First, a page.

• Applies to the long run.


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When prices are sticky…

…output and employment also depend on demand, which is affected by:

  • fiscal policy (G and T )

  • monetary policy (M )

  • other factors, like exogenous changes in C or I


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The model of aggregate demand and supply

  • The paradigm most mainstream economists and policymakers use to think about economic fluctuations and policies to stabilize the economy

  • Shows how the price level and aggregate output are determined

  • Shows how the economy’s behavior is different in the short run and long run


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Aggregate demand

  • The aggregate demand curve shows the relationship between the price level and the quantity of output demanded.

  • For this chapter’s intro to the AD/AS model, we use a simple theory of aggregate demand based on the quantity theory of money.

  • Chapters 10-12 develop the theory of aggregate demand in more detail.


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The Quantity Equation as Aggregate Demand

  • From Chapter 4, recall the quantity equation

    MV = PY

  • For given values of M and V, this equation implies an inverse relationship between P and Y…


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P

AD

Y

The downward-sloping AD curve

An increase in the price level causes a fall in real money balances (M/P),

causing a decrease in the demand for goods & services.


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P

AD2

AD1

Y

Shifting the AD curve

An increase in the money supply shifts the AD curve to the right.


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Aggregate supply in the long run

  • Recall from Chapter 3: In the long run, output is determined by factor supplies and technology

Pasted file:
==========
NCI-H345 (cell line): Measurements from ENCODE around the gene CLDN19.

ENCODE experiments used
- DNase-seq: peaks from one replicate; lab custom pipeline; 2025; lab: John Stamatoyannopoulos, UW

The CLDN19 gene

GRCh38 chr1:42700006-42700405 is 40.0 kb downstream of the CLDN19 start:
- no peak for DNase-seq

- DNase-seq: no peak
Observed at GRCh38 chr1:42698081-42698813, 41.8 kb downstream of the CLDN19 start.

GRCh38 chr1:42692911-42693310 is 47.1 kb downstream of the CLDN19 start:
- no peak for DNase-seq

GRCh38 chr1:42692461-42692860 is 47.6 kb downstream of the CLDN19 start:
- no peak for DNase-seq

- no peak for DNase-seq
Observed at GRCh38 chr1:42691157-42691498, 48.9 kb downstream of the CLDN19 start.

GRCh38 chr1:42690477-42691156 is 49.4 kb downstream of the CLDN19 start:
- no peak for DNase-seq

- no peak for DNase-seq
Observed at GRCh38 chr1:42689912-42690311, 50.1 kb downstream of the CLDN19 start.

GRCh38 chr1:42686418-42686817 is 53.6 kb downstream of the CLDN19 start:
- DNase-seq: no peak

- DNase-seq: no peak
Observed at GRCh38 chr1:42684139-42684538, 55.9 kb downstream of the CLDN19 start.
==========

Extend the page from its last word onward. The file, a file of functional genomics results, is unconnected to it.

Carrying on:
is the full-employment or natural level of output, at which the economy’s resources are fully employed.

“Full employment” means that unemployment equals its natural rate (not zero).


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LRAS

P

Y

The long-run aggregate supply curve

does not depend on P, so LRAS is vertical.


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LRAS

P

P2

In the long run, this raises the price level…

AD2

AD1

Y

…but leaves output the same.

Long-run effects of an increase in M

An increase in M shifts AD to the right.

P1


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Aggregate supply in the short run

  • Many prices are sticky in the short run.

  • For now (and through Chap. 12), we assume

    • all prices are stuck at a predetermined level in the short run.

    • firms are willing to sell as much at that price level as their customers are willing to buy.

  • Therefore, the short-run aggregate supply (SRAS) curve is horizontal:


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The SRAS curve is horizontal:

The price level is fixed at a predetermined level, and firms sell as much as buyers demand.

P

SRAS

Y

The short-run aggregate supply curve


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In the short run when prices are sticky,…

P

SRAS

AD2

AD1

Y

…causes output to rise.

Y2

Short-run effects of an increase in M

…an increase in aggregate demand…

Y1


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From the short run to the long run

Over time, prices gradually become “unstuck.” When they do, will they rise or fall?

In the short-run equilibrium, if

then over time, P will…

rise

fall

remain constant

The adjustment of prices is what moves the economy to its long-run equilibrium.


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LRAS

P

P2

SRAS

AD2

AD1

Y

Y2

The SR & LR effects of M>0

A = initial equilibrium

B = new short-run eq’m after Fed increases M

C

B

A

C = long-run equilibrium


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How shocking!!!

  • shocks: exogenous changes in agg. supply or demand